The Unmissable Watari-Um Museum for Contemporary Art
It’s futuristic form with a curved end and trompe l’œil striped texture makes Watari-Um an iconic building in Tokyo’s Gaienmae district. Beyond its architecture, the museum has established its reputation as an outstanding space for the staging of cutting edge contemporary art.
Designed by the Swiss architect Mario Botta, master of geometry and simple shapes to which we also owe the Museum of Modern Art in San Francisco, Watari-Um opened in September 1990. The name Watari-Um is the a contraction of the name Watari and the word ‘museum’ to pay homage to the Watari family, a family of curators, several generations of whom have succeeded one another at the head of Watari-Um. From the outset, the museum has highlighted its Japanese roots, presenting local artists in elaborate exhibitions.
However the museum has also invited the world’s best known international artists from the contemporary period including Larry Clark, Joseph Beuys and Barry McGee. These big names sit alongside emerging artists from the contemporary Japanese scene, rendering the Watari-Um’s offering truly unique. One such highlight was Kazuki Umezawa’s explosive pop paintings and disjointed models dressed in Taku Obata jackets at the end of 2018.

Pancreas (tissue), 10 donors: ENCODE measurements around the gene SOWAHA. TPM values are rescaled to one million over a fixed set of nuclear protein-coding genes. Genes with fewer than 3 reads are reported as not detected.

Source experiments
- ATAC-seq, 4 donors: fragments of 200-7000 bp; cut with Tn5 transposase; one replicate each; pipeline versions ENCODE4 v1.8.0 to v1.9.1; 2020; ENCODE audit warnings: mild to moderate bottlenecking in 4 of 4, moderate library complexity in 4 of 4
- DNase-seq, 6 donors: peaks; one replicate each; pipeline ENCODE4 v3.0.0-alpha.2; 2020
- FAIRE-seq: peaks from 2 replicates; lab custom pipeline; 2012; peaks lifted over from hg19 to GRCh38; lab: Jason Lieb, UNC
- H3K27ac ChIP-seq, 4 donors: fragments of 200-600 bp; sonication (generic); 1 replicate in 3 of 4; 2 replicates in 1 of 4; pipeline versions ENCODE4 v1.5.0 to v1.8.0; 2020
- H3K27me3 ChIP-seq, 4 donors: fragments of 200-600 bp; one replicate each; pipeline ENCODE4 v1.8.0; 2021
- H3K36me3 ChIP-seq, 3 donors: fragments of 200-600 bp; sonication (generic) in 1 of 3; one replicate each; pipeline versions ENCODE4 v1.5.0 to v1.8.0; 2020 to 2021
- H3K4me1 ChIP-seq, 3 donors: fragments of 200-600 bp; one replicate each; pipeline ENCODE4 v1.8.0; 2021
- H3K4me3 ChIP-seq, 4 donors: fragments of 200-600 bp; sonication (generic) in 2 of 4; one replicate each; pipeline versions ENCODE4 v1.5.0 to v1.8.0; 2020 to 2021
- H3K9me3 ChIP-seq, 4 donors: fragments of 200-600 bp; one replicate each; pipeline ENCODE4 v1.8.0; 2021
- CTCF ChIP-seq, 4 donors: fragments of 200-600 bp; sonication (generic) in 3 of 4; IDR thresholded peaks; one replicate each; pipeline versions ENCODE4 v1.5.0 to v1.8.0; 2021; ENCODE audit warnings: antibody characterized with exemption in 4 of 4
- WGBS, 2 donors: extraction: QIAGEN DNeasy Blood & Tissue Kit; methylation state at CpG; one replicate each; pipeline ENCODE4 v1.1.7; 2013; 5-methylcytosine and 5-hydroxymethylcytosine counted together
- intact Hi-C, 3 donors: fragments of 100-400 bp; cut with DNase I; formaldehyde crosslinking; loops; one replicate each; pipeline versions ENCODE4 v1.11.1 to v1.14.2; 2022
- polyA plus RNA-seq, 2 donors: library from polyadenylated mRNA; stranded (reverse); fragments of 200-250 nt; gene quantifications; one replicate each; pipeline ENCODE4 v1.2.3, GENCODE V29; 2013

The structure of Watari-Um is designed for an original means of viewing art. The second floor is where most of the exhibitions take place and thanks to ingenious openings in the upper floors that also let in light, the works exhibited at the lower levels can be also appreciated from an elevated perspective.
For fans of the museum gift shop, the bookstore ‘On Sundays’ on the ground floor is particularly well-stocked and has rare items sought out by owner Kisato Kusano.
3-7-6 Jingumae, Shibuya-ku, Tokyowww.watarium.co.jp/
Plunged into the Intimacy of the Violent World of the Yakuza
The daily life of organised crime in Japan is analysed by Korean photograph Seung-Woo Yang, who saw it all from the inside.
The Japanese Film that Inspired Stanley Kubrick's ‘A Clockwork Orange’
The American filmmaker borrowed the aesthetic of several scenes in the film ‘Funeral Parade of Roses’ by Toshio Matsumoto.
Kohei Yoshiyuki, the Voyeur of Tokyo's Voyeurs
The reedition of the publication ‘The Park’ takes us on a night walk through the parks of Tokyo, out in full sight.
Shunga: an Erotic Art First Admired, Then Prohibited
Eminently inventive and marked by a liberated sense of sexuality, these engravings from the Edo period capture intimate moments in the act.
Bows and Arrows, the Haven of the Modern Japanese Art of Living
The concept store offers a selection of Japanese brands, showcasing the craftsmanship of artisans from around the country.